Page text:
The quiet power of a family portrait

An old photograph of my grandmother's family helped connect five generations of women across time and distance.

Holly A. Tucker
Family ties: Holly A. Tucker's ancestors pose for a family portrait in France shortly before they immigrated to the United States.

"Mommy, if you had to live on a desert island, what would you bring with you? Besides me and daddy."

My 7-year-old daughter, Audrey, asked me this question the other day. I'm an avid reader and a writer by profession, so I told her that I'd bring as many books as I could carry.

"What would you bring, honey?" I asked. She answered in a voice filled with grade-school confidence: "I would bring the picture of your family that you love so much."

The picture hangs in our dining room. It is one of those odd concave and elliptical portraits of an old-fashioned family that looks straight ahead solemnly in fixed stares. Audrey has walked right past it a thousand times without a single comment. So I was surprised to learn that she had registered just how precious that turn-of-the-century picture is to me. And it is.

Three women of varying ages stand stiffly next to their spouses. My great-grandmother, her mother, and her mother's mother have my eyes. Eyes full of hope and not a small amount of fear. Or is it excitement? They'll soon be leaving their village town in France – everything they've ever known – to begin a life in the United States.

As a small child and probably about my daughter's age now, I sat on the daybed with my grandmother as she told their stories to me in an English punctuated with French. "Voilà ma mère. Here is my mother. She was so beautiful; I loved her so much."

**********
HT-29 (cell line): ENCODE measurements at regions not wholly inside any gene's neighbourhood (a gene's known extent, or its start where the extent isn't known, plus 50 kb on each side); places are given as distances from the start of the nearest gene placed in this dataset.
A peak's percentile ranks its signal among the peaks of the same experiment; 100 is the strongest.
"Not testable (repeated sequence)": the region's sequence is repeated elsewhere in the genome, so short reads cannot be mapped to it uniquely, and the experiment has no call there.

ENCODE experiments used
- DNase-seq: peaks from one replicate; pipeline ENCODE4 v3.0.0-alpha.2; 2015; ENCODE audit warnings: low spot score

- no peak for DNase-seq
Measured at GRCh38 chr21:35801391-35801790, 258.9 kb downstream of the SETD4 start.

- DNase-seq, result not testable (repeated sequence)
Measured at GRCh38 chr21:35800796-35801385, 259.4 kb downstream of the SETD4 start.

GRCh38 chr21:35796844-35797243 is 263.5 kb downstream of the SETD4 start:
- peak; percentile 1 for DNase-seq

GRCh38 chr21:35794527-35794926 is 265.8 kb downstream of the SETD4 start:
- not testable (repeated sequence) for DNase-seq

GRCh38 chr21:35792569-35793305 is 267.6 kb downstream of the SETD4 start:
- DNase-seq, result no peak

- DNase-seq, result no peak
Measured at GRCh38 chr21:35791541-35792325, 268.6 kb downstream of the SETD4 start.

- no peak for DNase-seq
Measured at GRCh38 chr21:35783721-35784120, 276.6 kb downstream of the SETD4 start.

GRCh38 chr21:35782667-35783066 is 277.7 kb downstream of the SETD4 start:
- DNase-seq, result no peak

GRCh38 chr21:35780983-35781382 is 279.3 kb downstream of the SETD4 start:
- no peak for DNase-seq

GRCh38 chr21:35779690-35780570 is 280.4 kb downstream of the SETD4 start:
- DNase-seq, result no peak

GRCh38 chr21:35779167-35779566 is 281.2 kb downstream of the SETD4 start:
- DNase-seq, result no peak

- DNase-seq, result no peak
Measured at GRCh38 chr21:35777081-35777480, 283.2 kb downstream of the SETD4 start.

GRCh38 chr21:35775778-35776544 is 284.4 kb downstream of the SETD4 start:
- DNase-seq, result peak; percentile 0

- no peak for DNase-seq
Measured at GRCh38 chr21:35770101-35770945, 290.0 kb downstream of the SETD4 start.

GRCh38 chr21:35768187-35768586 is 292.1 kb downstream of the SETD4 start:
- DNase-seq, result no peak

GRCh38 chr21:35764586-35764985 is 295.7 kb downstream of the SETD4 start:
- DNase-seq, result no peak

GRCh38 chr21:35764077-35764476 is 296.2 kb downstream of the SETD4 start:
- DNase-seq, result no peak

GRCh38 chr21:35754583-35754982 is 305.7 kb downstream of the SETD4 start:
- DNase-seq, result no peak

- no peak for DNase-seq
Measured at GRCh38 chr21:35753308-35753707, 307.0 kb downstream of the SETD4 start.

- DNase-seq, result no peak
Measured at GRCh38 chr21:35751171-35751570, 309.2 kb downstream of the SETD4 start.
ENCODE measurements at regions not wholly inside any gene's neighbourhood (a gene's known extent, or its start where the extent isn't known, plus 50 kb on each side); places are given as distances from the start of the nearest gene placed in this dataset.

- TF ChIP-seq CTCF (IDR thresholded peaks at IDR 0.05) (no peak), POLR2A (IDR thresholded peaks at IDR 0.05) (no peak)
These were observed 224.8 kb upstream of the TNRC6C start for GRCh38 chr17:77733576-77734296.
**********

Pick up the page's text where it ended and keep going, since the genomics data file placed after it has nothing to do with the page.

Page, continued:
There, in a small country house in southern Indiana, I understood the quiet yet awe-inspiring power of family history.

We were as far from France as we could be, and those three women had died long ago. But now here they were, with us, looking deep into our hearts.

Five generations of women could not be separated – not by geography, not by death. Five generations of hope, of love, of willingness to seek a better life for ourselves and for those we love.

Right when most young adults begin to grow apart from their grandparents, I was drawn to mine.

As the first woman in my family to go to college, I found comfort in my grandmother's stories of brave journeys to unknown places and a hopeful future. And where doubts remained during those difficult university years, I could always find strength in those eyes, hers and theirs.

Now I don't know whether I chose to major in French – and eventually become a French professor – because I wanted so badly to hear my muses speak. Or perhaps, it was that I wanted to find the right words to tell them "Thank You." Merci, mes mères.

I explained to my daughter that I couldn't take the picture to our desert island; I needed to keep it safe for her.

"You see," I explained, "my grand-mère didn't have any daughters, just my dad – your grandpa – and my uncle. So before she died, she gave the picture to me. I am to give it to you, and you will give it to your daughter, and she will give it to her daughter."

Audrey smiled knowingly. She shares my eyes, my grandmothers' eyes. I catch her now from time to time, gazing quietly and in deep reflection at the portrait. May she and my grandchildren to come draw as much strength as I have from these women – and the ties that continue to bind us together.

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